Hmm ... not keen, then?

    For what it's worth DH Lawrence said the same thing ...
  • O well - I am clearly in Good Company™!
    :grin:
  • jay_emmjay_emm Shipmate
    edited March 28
    In "The Day Thou Gavest", the author is expecting another day. It is a goodnight, see you tomorrow, a natural Evensong hymn.
    Quite whether you take "The Day" as being the mechanical day, or the events in your day is kind of flexible, although "The darkness falls at thy behest", is mechanical (although the relatively modern author was almost certainly well aware of the direct mechanics, I wouldn't say metaphor, but not sure what I would say).

    In "Abide with me", the author isn't. It's not really an Evensong song, although the resonances obviously work better there. There the night is arguably a metaphor.
  • Nick TamenNick Tamen Shipmate
    I'm going to depart from the consensus and assert that, while I do like The day Thou gavest I also like Abide with me. Having attended few funerals I perhaps haven't had it ruined by over exposure.
    I’ll depart from consensus too. I quite like “Abide with Me,” and prefer it to “The Day Thou Gavest.” I will also admit I don’t really like St Clement all that much.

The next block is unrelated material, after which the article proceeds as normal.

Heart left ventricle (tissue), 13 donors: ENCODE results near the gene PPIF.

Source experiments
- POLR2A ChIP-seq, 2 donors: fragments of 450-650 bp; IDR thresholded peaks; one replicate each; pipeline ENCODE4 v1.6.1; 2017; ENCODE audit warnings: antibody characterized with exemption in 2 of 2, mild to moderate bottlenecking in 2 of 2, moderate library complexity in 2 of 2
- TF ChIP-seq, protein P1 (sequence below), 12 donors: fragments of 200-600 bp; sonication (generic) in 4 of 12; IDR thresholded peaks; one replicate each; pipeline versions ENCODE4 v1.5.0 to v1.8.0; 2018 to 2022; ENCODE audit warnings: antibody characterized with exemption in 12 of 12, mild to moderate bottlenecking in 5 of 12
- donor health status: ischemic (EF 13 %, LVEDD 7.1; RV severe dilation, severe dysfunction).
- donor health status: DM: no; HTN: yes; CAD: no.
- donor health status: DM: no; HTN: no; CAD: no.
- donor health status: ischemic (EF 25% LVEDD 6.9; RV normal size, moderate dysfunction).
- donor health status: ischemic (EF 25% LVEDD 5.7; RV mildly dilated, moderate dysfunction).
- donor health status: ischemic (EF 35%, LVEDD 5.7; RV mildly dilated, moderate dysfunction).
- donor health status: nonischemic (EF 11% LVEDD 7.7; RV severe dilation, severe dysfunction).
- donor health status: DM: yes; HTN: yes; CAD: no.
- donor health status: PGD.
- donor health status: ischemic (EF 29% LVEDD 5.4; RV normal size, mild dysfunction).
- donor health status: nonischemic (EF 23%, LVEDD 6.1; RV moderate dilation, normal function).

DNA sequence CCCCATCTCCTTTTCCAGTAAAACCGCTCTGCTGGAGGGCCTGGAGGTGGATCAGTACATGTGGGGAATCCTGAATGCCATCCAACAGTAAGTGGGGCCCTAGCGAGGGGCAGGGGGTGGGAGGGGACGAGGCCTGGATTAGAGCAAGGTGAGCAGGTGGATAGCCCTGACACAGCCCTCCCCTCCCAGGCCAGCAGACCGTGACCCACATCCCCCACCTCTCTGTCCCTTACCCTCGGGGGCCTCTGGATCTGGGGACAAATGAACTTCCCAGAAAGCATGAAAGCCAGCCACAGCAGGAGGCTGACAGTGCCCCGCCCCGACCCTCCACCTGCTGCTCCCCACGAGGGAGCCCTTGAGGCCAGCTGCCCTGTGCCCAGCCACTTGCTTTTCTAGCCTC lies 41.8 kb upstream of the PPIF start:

“Abide with Me” doesn’t seem to get used at funerals that often here, though I’ve made a mental note that my mother-in-law likes it would like it at her funeral.

  • SusanDorisSusanDoris Shipmate
    jay_emm wrote: »
    In "The Day Thou Gavest", the author is expecting another day. It is a goodnight, see you tomorrow, a natural Evensong hymn.
    Quite whether you take "The Day" as being the mechanical day, or the events in your day is kind of flexible, although "The darkness falls at thy behest", is mechanical (although the relatively modern author was almost certainly well aware of the direct mechanics, I wouldn't say metaphor, but not sure what I would say).

    In "Abide with me", the author isn't. It's not really an Evensong song, although the resonances obviously work better there. There the night is arguably a metaphor.
    Yes, and I have been thinking a little more about the date of the hymn's writing, 1870. Although there had been a move for some time towards a more scientific view of nature, it was only eleven years since Darwin's 'Origin of Species' so perhaps there was a perceived need to reinforce faith. but that is of course entirely speculation on my part.